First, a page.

Few of us give our oil pump a second’s thought. So long as that big red light on the dashboard keeps going out at the required time and doesn’t flash too much when the engine is hot and idling, then all would seem to be well. But the poor old engine designer, when setting out at the initial design stage, has much to think about. To begin with, he realises his engine will need lubricating oil flow to the main and big end bearing assemblies. Notice the word flow and not pressure. The oil pressure is required mainly to overcome the centrifugal action of the oil in the crankshaft feeding the big-end bearings.
Some oil pressure will obviously be needed to create a flow through the various other passageways and obstacles irrespective of the crankshaft rotational speed but the flow of this oil must be sufficient to make up for the oil lost out of the bearings and ensure that the journal and bearing surfaces are not in direct contact at any time. To create this pressure and generate the required flow the designer can select a pump from one of two main categories: the positive displacement type (PDP) or that from the rotodynamic group.
There are many different sub divisions within these categories but positive displacement pumps as the name suggests, displace a constant volume of liquid for each revolution. Rotodynamic pumps however, do not rely on simple displacement but convert the input power of the pump into kinetic energy of the fluid. A typical example is that of the centrifugal pump, which accelerates the liquid using a rotating device known as the impeller. Similar to that of the compressor in a turbocharger, here fluid entering the centre of the impeller is thrown out radially at high velocity, and is subsequently converted into pressure energy through the resistance downstream. But in selecting the most appropriate design it is important to review their characteristics in the light of the intended application and to understand that these two categories, independent of their precise design, behave so very differently.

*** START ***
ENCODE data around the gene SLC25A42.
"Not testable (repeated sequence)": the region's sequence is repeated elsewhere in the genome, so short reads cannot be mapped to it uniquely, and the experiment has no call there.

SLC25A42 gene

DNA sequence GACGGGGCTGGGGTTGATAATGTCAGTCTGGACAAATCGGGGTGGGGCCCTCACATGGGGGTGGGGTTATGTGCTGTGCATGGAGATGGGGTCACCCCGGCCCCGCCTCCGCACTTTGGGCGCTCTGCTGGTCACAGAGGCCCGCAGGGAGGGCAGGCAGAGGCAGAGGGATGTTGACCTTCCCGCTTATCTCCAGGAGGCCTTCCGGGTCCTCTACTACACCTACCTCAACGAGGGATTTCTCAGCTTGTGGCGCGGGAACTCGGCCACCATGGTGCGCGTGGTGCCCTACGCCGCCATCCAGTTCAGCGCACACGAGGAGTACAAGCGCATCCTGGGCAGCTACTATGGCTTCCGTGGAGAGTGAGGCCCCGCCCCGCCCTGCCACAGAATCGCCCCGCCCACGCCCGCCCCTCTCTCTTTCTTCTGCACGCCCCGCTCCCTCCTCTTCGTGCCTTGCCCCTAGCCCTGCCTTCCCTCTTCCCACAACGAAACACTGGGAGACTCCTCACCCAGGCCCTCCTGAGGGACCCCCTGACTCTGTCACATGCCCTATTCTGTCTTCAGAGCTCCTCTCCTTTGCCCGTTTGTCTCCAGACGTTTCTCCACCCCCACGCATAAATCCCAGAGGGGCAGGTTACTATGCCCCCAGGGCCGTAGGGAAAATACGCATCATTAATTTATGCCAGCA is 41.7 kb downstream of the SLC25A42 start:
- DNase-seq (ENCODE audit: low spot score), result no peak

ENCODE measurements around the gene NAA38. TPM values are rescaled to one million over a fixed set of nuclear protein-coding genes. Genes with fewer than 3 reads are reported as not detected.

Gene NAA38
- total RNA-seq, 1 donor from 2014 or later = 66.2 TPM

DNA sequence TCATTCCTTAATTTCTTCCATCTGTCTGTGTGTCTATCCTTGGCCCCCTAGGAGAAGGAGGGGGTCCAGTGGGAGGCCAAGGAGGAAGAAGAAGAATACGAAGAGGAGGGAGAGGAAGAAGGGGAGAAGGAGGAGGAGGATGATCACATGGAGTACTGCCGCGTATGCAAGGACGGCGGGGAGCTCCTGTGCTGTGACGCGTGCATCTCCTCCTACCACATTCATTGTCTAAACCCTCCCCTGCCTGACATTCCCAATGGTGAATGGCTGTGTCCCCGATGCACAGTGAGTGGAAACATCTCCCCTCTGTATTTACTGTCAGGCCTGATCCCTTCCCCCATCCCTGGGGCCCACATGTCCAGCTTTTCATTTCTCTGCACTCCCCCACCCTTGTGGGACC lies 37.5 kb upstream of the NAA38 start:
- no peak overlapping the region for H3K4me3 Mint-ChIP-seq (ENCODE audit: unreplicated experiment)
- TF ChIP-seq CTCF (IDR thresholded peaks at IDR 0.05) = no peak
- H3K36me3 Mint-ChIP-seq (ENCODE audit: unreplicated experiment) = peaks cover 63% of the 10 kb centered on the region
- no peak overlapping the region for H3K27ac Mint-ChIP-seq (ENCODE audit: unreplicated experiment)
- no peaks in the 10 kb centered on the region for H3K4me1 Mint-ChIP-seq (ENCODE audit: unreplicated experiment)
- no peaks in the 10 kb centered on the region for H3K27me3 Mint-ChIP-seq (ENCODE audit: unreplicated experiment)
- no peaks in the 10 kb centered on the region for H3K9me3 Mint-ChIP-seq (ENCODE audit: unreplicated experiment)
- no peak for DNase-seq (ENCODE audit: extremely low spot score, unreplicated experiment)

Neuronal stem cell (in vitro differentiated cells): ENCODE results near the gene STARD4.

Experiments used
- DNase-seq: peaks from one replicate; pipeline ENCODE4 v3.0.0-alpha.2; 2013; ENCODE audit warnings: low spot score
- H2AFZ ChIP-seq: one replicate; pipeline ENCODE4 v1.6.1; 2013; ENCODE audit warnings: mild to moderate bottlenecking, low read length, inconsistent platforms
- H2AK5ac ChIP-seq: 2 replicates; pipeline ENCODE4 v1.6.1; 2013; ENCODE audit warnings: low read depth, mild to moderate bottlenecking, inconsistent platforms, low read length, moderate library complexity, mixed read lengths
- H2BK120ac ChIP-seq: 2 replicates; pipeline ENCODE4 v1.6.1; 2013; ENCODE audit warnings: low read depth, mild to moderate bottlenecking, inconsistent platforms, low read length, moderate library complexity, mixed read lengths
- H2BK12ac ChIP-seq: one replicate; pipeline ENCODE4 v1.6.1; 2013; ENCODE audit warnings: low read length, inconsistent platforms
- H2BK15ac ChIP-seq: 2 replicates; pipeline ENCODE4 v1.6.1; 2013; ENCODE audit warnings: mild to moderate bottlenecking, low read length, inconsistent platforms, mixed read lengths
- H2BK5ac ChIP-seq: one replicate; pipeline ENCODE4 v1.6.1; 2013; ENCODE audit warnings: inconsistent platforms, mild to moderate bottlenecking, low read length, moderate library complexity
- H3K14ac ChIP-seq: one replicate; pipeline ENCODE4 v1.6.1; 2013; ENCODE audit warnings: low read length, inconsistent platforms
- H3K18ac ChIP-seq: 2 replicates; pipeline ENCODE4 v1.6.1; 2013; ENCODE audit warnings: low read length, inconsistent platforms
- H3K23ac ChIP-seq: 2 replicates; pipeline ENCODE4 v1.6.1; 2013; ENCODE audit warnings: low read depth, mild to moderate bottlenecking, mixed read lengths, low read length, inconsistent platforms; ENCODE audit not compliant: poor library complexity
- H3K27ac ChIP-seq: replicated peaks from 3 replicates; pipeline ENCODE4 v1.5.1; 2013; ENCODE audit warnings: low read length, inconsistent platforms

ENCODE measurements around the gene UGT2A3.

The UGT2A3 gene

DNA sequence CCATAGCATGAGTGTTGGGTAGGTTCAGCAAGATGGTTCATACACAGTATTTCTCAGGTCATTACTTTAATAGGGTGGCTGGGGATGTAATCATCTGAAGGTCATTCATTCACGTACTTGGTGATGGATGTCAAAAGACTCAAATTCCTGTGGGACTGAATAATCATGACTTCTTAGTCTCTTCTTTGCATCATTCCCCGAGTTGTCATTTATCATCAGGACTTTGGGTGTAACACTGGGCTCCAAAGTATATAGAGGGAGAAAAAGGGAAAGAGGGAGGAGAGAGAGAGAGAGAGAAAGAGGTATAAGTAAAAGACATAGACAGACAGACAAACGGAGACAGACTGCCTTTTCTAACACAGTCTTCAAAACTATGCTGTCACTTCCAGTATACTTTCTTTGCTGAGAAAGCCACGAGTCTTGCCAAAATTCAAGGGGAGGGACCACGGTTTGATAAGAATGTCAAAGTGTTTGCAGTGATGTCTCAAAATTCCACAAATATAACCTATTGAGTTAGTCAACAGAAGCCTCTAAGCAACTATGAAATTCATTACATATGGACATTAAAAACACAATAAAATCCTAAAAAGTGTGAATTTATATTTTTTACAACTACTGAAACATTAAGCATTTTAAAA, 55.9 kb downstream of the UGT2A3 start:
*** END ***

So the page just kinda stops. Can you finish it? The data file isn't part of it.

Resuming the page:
The most important characteristic for any pump must be its flow versus the final delivery pressure and, in the case of any positive displacement pump, this is almost totally insensitive to the back pressure it is pumping against. In any internal combustion engine at a given speed this back pressure can vary significantly depending mainly upon the radial clearance in the bearings and the viscosity of the lubricating fluid and since our centrifugal pump has a variable flow rate depending upon the back pressure this doesn’t appear to be the best application. Furthermore positive displacement pumps are also fairly insensitive to changes in the viscosity of the fluid inside the pump, while centrifugal pumps are generally highly sensitive. A very important characteristic if you consider that the viscosity of say a 10W-60 lube oil could be over 140 cSt at 40 deg C but down to 12 cSt at 150 deg C. Even at this limited level of investigation, the positive displacement would therefore seem to be the most suitable of the two types and when geared to the crankshaft in some way, the flow produced would be roughly in line with that required in an engine.
We’ll look at the range of suitable positive displacement pumps next month.
Written by John Coxon.